Biblical Anthropomorphism

Yesterday, I argued that God in the Bible regretted going too far in his wrath. Whenever one reads something in the Bible that affirms this point, there are always Jewish and Christian apologists who will try to explain the passage away. “The passage does not really mean that God regretted his actions,” they would say. “After all, if it meant that, then the passage would contradict what we know about God. God can do no wrong, and God regretting his actions implies that God did something wrong. The passage is an anthropomorphism. You see, we humans are unable to understand God, since we are limited. So the Bible often presents God as someone who possesses human features, including body parts and emotions. God doesn’t really have these things, mind you, but the Bible is trying to make God more comprehensible to our puny, inadequate minds.”

I have problems with this approach. For one, it seems to argue that the Bible is full of white lies. Second, why would the biblical authors go to the trouble of presenting God in a certain way if they did not expect us to accept their portrayal? Third, even if the Bible contains anthropomorphisms that we are to reject, what are people of faith supposed to do with the anthropomorphic portrayals? Do they point to any truth about God? These are questions that I wish traditionalists would answer. Instead, my impression is that they toss out the term “anthropomorphism” to avoid difficult questions.

One blog that I have started to read is Jacob Stein’s Jewish Philosopher. I like it because the author is not afraid to be controversial. In his post, Why is God Invisible?, he managed to spark a debate about anthropomorphism. While Stein defends the concept of God’s incorporeality, some of his readers refer to biblical passages in which God has a body. And they have a point. After all, God showed Moses something physical in Exodus 33:23. When Moses asked to see God, God could have replied, “I don’t have a body to show you, Moses, for I am spirit,” but God didn’t say that. He showed Moses his back.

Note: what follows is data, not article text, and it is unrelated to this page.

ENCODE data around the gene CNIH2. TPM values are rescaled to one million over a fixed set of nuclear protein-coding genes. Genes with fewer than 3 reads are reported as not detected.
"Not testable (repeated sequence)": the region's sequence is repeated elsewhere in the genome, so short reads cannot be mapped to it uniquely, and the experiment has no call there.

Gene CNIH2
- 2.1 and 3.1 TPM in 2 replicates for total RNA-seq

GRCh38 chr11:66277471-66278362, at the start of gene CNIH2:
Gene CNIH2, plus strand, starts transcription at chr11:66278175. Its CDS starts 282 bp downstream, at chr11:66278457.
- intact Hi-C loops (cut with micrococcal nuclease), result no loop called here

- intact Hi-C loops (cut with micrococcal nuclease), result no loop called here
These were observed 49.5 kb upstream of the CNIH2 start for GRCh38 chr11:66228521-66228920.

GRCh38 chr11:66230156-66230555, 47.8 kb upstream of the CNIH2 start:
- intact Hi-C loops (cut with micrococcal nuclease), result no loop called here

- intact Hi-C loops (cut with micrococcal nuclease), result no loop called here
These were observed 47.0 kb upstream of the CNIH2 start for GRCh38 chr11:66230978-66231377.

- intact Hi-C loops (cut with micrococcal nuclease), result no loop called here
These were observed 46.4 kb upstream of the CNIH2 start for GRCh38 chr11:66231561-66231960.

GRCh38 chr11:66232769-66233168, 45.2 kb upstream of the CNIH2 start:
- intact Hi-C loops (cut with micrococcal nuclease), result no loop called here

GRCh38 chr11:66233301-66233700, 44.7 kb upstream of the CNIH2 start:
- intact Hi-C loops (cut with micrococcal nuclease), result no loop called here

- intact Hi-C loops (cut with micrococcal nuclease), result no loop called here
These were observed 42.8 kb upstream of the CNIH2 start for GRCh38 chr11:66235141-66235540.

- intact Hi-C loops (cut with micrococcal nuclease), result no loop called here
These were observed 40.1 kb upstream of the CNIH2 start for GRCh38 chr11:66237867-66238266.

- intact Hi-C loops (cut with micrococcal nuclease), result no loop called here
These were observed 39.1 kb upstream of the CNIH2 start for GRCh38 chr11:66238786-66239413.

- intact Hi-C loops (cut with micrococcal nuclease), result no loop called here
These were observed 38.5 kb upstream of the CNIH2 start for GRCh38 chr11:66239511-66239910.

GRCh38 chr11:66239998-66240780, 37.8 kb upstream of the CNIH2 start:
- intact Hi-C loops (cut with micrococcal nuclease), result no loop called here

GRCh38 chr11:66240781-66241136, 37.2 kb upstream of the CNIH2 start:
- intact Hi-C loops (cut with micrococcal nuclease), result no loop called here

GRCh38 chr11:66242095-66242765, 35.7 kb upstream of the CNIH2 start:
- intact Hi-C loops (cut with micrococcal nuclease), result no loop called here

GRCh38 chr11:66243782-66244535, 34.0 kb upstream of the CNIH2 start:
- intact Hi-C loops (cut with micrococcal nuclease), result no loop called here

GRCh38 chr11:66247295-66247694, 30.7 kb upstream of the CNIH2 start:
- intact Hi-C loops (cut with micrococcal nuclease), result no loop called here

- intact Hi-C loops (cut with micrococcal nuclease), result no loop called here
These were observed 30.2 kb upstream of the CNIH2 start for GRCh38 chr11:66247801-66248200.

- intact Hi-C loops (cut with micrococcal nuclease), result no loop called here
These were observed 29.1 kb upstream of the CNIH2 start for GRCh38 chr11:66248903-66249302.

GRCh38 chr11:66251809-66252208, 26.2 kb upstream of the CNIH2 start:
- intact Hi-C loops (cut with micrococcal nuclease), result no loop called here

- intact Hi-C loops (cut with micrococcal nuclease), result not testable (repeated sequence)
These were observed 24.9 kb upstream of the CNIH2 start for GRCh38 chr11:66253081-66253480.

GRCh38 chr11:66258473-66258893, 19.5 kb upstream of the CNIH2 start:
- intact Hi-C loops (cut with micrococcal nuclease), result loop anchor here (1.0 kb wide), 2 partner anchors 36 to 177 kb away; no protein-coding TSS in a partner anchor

The side that says God is incorporeal and without passion certainly has prooftexts to back itself up. A good source for this is the Westminster Confession. I like the way that the Westminster Confession defends its doctrines with Scripture. On the subject of God, the Confession refers to Deuteronomy 4:15-15, John 4:24, and Luke 24:39 to support God’s incorporeality, and Acts 14:11, 15 to argue that God is without passion. Deuteronomy 4:15-16 is not necessarily a good prooftext, since the point of that passage is that God didn’t show the Israelites a form, not that he lacks one altogether. But John 4:24 says that God is spirit, and Luke 24:39 says that a spirit doesn’t have flesh and bones, so I can see how the Confession might conclude from these verses that God doesn’t have a body. And Acts 14:11, 15 contrasts humans who have passions with gods who lack them. So, at least by New Testament times, there may have been a belief that God is incorporeal and without passion. The first century Jewish philosopher Philo engages this topic, so it was on the radar screen of the first century C.E.

But, even before then, there is a view in Scripture that God does not change in the same way that humans do. I Samuel 15:29 says, “And also the Strength of Israel will not lie nor repent: for he is not a man, that he should repent.” Malachi 3:6 has, “For I am the LORD, I change not; therefore ye sons of Jacob are not consumed.” Do we see here the notion that God is a perfect being who makes the right decision the first time around, meaning that he doesn’t need to change his mind? Possibly so.

So the traditionalists who appeal to anthropomorphism may not only be trying to reconcile the Bible with Plato’s static deity (not that they’d acknowledge that as their explicit goal in the first place). Perhaps they also want to reconcile the Bible with itself–to present the Bible as a harmonious document with a consistent message about God. Unfortunately, the result is that they do not take certain passages as seriously as they should.

About jamesbradfordpate

My name is James Pate. This blog is about my journey. I read books. I watch movies and TV shows. I go to church. I try to find meaning. And, when I can’t do that, I just talk about stuff that I find interesting. I have degrees in fields of religious studies. I have an M.Phil. in the History of Biblical Interpretation from Hebrew Union College in Cincinnati, Ohio. I also have an M.A. in Hebrew Bible from Jewish Theological Seminary, an M.Div. from Harvard Divinity School, and a B.A. from DePauw University.
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